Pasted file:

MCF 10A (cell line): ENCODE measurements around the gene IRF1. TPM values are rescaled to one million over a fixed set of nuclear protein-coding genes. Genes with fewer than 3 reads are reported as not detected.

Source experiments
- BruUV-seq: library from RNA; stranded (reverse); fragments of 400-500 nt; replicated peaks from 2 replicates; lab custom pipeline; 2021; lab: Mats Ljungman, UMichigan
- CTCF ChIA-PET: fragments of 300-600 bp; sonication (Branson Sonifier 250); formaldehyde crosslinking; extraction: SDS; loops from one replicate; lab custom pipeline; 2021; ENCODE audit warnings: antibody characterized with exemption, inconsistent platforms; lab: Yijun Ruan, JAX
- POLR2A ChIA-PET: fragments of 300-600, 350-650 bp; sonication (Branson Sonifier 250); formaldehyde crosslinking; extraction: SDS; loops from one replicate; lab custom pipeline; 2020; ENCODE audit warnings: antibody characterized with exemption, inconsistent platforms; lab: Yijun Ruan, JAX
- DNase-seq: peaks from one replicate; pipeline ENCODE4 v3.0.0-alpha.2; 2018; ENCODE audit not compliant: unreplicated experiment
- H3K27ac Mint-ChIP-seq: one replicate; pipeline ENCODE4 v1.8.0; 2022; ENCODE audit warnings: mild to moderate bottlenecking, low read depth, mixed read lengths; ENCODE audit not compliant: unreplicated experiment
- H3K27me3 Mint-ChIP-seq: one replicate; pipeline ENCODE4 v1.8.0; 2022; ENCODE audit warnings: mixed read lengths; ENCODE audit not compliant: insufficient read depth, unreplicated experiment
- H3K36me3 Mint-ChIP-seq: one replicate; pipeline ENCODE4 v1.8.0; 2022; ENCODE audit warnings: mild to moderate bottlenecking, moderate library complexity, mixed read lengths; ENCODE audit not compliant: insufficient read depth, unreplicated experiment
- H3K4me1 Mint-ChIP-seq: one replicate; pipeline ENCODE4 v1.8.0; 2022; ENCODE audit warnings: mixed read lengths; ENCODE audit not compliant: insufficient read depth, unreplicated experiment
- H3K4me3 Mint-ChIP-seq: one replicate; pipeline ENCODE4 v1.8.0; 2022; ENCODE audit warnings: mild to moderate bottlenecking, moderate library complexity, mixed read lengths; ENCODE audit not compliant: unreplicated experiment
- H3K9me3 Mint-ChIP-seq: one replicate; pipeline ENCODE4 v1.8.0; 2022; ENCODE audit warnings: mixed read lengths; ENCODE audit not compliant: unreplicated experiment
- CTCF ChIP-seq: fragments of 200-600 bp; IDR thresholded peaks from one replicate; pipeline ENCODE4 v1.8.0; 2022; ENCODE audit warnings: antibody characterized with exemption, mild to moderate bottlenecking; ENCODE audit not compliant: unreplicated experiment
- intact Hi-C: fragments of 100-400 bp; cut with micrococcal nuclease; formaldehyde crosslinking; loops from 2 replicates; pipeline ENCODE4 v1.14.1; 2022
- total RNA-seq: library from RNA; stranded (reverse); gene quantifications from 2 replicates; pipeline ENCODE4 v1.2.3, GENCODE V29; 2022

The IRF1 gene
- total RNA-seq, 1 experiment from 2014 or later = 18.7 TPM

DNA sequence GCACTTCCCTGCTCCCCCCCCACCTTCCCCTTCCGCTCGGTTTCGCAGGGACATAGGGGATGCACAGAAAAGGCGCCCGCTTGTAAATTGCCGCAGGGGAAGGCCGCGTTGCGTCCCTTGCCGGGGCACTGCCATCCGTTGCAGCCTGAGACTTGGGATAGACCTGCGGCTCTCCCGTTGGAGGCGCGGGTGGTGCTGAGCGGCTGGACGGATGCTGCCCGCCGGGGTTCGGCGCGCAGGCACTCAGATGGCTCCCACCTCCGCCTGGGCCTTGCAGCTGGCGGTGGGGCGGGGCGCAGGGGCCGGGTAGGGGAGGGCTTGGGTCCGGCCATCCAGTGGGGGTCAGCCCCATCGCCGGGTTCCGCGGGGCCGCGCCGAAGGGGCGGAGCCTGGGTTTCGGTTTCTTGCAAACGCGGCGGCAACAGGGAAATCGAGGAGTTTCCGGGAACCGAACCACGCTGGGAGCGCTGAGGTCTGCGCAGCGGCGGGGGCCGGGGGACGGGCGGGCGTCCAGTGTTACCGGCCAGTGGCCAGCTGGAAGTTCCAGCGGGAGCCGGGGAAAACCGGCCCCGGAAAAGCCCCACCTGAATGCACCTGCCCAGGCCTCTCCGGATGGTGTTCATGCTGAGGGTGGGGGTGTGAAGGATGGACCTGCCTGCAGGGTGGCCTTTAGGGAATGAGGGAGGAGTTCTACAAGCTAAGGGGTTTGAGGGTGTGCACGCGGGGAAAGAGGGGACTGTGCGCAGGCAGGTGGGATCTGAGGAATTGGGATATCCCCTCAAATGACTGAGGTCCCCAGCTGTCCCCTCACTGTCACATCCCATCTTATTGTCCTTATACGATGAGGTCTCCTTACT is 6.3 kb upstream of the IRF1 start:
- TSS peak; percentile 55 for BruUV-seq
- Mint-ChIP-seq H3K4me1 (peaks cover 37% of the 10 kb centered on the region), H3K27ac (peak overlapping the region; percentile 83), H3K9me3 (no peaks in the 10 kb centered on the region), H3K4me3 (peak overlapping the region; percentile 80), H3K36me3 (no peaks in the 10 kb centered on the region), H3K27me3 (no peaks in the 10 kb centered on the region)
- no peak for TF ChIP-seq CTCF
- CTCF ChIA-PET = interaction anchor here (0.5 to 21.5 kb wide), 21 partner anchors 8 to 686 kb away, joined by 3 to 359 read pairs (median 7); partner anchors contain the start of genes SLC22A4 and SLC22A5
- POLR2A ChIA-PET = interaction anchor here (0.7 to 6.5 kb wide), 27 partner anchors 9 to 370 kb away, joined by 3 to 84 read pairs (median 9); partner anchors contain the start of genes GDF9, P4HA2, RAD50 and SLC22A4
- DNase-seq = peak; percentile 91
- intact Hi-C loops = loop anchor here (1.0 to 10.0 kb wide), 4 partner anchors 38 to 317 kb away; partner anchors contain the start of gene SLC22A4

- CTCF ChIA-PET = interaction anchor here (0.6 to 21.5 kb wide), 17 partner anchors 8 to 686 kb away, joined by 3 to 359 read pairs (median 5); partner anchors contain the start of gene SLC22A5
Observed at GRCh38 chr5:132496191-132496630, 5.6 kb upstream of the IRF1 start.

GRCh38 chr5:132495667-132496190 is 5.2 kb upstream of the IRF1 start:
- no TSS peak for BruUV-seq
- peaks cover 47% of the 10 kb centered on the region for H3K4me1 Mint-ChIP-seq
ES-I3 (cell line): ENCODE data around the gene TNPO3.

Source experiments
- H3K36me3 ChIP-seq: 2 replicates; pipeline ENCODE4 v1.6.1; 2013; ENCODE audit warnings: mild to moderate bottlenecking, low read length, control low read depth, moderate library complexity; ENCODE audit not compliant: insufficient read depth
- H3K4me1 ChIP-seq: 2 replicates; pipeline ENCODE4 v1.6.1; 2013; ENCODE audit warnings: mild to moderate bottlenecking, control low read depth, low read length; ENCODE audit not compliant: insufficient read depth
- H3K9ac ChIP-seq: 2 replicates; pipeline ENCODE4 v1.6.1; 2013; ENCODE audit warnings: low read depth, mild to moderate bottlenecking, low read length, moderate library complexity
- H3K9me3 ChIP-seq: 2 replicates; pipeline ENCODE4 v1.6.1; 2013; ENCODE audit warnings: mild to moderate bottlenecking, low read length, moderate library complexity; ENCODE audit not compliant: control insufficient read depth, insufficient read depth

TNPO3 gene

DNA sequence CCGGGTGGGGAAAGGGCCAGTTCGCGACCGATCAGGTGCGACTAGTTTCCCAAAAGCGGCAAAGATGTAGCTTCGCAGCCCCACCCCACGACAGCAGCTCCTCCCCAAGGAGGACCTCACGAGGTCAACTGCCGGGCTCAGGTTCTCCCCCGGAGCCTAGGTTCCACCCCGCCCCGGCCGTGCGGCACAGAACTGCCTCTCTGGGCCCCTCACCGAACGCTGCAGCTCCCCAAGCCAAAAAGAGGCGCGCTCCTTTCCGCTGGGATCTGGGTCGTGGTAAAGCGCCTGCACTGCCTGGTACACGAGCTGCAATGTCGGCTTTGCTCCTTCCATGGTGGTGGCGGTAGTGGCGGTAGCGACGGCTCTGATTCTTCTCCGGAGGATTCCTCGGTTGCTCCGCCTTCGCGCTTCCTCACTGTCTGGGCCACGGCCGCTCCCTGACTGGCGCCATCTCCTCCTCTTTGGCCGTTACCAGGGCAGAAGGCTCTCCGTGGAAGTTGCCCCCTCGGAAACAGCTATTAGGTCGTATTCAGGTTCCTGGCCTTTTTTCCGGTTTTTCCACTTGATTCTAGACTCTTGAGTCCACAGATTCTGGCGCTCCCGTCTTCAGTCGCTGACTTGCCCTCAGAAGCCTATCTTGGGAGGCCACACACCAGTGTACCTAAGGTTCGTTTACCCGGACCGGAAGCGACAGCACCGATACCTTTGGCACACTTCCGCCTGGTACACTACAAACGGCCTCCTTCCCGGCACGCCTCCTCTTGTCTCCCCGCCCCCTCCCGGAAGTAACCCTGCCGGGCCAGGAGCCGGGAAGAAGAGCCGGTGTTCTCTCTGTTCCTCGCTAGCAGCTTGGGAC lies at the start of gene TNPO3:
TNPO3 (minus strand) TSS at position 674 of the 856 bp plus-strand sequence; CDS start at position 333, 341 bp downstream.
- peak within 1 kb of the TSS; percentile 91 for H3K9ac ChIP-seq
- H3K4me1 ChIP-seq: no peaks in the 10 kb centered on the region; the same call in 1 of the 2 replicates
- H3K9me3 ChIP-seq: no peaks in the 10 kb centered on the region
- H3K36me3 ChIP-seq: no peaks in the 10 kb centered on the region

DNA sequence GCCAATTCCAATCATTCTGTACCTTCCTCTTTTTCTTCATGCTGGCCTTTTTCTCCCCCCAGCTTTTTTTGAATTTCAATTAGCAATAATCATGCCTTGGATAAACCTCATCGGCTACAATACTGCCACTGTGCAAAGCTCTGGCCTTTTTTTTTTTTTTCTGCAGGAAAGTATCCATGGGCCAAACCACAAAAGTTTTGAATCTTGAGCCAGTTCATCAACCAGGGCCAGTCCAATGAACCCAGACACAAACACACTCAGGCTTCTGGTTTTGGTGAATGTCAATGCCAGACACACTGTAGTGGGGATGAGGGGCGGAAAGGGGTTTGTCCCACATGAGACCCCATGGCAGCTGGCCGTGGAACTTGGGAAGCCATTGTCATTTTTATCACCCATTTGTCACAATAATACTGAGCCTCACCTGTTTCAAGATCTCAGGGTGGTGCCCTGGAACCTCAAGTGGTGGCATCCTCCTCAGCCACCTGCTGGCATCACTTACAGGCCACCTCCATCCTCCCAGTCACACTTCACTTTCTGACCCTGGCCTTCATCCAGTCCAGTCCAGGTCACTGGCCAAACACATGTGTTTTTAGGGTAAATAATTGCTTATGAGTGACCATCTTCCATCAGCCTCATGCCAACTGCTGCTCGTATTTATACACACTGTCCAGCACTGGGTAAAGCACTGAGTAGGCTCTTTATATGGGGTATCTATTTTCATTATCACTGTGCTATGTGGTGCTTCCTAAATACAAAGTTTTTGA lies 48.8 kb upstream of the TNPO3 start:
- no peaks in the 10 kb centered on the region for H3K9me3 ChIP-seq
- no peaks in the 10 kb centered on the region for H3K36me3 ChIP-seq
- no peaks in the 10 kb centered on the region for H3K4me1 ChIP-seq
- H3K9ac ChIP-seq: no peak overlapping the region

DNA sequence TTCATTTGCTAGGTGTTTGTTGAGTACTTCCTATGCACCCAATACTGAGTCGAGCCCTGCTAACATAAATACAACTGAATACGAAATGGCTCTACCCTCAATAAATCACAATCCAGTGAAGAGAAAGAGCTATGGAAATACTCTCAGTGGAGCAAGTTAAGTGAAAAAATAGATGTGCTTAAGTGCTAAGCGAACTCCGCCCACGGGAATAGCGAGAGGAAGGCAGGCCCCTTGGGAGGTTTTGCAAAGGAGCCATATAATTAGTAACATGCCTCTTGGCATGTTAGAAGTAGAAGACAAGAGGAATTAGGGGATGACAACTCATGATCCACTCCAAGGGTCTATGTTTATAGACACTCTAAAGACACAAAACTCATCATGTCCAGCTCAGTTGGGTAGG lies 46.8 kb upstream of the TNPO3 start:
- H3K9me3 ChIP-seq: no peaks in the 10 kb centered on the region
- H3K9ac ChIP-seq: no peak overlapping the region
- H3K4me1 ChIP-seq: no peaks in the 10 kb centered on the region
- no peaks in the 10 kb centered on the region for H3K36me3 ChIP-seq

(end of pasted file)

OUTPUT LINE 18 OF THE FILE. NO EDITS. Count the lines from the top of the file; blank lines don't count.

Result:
DNA sequence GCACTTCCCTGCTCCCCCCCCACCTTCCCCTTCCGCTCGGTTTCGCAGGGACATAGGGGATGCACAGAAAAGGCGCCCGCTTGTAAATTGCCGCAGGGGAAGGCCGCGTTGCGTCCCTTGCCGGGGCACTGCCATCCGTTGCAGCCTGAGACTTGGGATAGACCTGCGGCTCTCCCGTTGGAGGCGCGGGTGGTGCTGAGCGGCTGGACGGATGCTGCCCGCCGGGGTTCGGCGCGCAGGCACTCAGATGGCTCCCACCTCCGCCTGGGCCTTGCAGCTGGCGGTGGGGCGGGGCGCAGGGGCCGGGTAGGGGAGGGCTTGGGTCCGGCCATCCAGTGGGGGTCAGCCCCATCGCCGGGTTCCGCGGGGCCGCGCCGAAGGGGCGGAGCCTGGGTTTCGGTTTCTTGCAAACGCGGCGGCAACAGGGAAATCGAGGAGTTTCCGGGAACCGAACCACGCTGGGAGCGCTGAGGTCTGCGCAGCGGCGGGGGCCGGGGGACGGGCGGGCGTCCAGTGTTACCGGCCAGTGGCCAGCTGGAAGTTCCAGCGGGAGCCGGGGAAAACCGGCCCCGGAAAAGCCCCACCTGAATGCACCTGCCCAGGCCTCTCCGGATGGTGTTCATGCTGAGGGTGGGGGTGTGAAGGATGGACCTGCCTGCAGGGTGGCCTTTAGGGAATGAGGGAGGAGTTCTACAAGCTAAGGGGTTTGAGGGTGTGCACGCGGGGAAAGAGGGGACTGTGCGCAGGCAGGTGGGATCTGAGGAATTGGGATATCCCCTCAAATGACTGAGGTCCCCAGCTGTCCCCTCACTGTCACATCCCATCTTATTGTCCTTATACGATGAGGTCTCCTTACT is 6.3 kb upstream of the IRF1 start: